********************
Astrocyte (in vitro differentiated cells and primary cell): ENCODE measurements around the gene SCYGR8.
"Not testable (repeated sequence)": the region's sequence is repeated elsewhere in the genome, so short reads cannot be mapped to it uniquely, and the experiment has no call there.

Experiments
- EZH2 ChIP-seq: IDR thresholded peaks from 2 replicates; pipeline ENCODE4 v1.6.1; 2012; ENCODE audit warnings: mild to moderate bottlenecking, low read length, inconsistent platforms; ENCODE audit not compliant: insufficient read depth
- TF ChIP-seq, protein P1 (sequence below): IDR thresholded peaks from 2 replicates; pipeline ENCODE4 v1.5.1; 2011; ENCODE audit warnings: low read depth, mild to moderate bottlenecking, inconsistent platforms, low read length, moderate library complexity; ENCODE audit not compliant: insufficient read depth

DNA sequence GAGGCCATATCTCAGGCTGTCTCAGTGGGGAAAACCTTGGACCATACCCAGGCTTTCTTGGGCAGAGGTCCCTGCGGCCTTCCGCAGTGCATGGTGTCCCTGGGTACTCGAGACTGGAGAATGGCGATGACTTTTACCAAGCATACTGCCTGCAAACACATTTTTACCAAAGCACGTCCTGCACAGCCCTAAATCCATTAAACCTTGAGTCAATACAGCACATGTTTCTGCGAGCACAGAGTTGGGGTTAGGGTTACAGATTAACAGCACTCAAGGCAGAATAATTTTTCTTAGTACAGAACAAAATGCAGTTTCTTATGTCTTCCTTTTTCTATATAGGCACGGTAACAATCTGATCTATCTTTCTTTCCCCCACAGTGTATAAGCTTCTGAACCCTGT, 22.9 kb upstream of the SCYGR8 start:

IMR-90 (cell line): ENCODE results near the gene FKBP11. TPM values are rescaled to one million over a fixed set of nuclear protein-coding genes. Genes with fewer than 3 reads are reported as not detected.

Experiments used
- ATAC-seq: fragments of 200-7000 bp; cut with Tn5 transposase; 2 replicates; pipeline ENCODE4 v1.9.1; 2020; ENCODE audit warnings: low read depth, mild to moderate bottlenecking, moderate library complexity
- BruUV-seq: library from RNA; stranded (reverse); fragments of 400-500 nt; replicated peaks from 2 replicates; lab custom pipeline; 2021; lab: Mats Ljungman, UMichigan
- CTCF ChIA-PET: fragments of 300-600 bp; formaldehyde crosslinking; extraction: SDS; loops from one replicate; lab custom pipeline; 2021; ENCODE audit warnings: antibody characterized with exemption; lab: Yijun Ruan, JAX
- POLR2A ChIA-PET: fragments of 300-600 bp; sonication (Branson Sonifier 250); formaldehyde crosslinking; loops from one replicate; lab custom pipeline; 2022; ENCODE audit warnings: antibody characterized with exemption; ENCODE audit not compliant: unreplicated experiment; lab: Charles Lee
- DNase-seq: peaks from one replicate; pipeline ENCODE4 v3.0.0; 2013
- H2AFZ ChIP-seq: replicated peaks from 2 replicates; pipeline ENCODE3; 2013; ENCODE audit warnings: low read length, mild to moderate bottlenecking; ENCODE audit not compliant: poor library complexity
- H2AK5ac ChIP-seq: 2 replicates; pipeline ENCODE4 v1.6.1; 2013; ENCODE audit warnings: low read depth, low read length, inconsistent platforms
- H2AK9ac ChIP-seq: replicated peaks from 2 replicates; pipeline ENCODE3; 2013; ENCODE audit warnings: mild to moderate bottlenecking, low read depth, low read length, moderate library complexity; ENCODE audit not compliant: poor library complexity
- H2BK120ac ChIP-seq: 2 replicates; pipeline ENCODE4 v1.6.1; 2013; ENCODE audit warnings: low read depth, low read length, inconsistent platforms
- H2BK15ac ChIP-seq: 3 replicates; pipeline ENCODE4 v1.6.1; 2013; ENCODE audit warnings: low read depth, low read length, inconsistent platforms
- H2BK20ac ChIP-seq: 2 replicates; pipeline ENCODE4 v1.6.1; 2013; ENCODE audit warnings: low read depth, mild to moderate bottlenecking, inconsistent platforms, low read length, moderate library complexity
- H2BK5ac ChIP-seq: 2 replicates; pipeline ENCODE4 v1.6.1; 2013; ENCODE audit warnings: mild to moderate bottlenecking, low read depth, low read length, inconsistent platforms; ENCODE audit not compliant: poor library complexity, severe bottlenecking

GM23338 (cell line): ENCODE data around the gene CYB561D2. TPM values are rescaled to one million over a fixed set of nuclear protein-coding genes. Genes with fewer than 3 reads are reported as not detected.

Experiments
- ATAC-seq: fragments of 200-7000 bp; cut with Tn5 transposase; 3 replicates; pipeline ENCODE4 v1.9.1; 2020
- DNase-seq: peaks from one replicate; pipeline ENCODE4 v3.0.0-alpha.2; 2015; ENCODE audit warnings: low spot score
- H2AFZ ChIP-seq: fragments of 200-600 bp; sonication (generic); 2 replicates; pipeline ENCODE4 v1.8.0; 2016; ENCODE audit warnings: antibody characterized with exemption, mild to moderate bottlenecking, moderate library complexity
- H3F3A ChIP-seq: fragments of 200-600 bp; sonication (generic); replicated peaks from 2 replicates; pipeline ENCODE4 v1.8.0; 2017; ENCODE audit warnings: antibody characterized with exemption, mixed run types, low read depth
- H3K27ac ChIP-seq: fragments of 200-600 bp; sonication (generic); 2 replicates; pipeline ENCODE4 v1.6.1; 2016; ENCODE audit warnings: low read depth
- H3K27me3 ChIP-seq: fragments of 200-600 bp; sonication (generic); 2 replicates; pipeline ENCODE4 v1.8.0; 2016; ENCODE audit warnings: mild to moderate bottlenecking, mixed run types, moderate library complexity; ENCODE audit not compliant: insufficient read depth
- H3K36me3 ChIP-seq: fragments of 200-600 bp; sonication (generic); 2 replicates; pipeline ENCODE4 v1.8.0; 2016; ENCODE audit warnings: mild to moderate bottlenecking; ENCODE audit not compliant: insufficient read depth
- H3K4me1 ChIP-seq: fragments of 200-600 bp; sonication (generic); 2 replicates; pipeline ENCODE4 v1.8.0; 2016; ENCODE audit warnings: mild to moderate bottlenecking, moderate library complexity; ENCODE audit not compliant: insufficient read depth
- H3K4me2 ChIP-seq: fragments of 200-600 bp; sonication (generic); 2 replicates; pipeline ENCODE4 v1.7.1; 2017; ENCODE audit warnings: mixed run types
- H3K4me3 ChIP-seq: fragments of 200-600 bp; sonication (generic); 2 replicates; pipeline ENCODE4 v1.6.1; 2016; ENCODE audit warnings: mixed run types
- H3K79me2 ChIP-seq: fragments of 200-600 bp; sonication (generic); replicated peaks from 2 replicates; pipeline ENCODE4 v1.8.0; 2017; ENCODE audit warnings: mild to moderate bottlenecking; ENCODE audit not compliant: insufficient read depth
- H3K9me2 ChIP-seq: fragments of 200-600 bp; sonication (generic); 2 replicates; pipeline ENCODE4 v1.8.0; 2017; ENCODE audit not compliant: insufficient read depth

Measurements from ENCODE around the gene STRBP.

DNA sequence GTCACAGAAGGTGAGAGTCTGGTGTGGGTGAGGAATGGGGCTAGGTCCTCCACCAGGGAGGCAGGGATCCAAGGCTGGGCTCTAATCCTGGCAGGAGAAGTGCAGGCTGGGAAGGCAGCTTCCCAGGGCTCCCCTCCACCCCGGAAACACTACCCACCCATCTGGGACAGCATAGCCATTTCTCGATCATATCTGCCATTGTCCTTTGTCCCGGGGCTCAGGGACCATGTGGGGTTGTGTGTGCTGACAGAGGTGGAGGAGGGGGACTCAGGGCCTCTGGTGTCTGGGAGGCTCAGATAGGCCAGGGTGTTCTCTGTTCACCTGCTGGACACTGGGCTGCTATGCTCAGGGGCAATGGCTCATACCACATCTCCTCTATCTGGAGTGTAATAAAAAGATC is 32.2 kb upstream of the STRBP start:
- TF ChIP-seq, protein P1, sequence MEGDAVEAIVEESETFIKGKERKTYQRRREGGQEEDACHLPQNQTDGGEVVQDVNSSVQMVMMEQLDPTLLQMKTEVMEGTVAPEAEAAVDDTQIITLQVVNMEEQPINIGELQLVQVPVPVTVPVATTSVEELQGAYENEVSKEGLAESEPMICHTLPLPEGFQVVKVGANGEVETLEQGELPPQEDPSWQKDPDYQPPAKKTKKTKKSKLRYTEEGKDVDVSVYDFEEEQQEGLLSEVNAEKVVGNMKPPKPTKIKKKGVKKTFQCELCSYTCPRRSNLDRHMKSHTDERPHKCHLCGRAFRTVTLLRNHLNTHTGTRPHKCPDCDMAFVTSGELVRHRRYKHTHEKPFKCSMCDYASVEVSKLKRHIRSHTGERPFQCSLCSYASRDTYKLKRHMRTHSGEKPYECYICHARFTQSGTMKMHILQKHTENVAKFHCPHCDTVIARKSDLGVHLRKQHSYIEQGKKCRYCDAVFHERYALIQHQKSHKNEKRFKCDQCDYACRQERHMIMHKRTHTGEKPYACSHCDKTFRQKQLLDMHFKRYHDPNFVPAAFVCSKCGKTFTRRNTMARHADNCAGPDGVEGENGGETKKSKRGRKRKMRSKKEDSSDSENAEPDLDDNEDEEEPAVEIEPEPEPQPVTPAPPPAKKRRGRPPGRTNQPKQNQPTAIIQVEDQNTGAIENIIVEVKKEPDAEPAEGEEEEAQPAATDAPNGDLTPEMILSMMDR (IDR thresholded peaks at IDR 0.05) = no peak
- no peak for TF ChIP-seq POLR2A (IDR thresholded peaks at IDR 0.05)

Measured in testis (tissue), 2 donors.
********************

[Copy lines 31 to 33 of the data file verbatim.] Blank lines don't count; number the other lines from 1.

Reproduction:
- H3K4me2 ChIP-seq: fragments of 200-600 bp; sonication (generic); 2 replicates; pipeline ENCODE4 v1.7.1; 2017; ENCODE audit warnings: mixed run types
- H3K4me3 ChIP-seq: fragments of 200-600 bp; sonication (generic); 2 replicates; pipeline ENCODE4 v1.6.1; 2016; ENCODE audit warnings: mixed run types
- H3K79me2 ChIP-seq: fragments of 200-600 bp; sonication (generic); replicated peaks from 2 replicates; pipeline ENCODE4 v1.8.0; 2017; ENCODE audit warnings: mild to moderate bottlenecking; ENCODE audit not compliant: insufficient read depth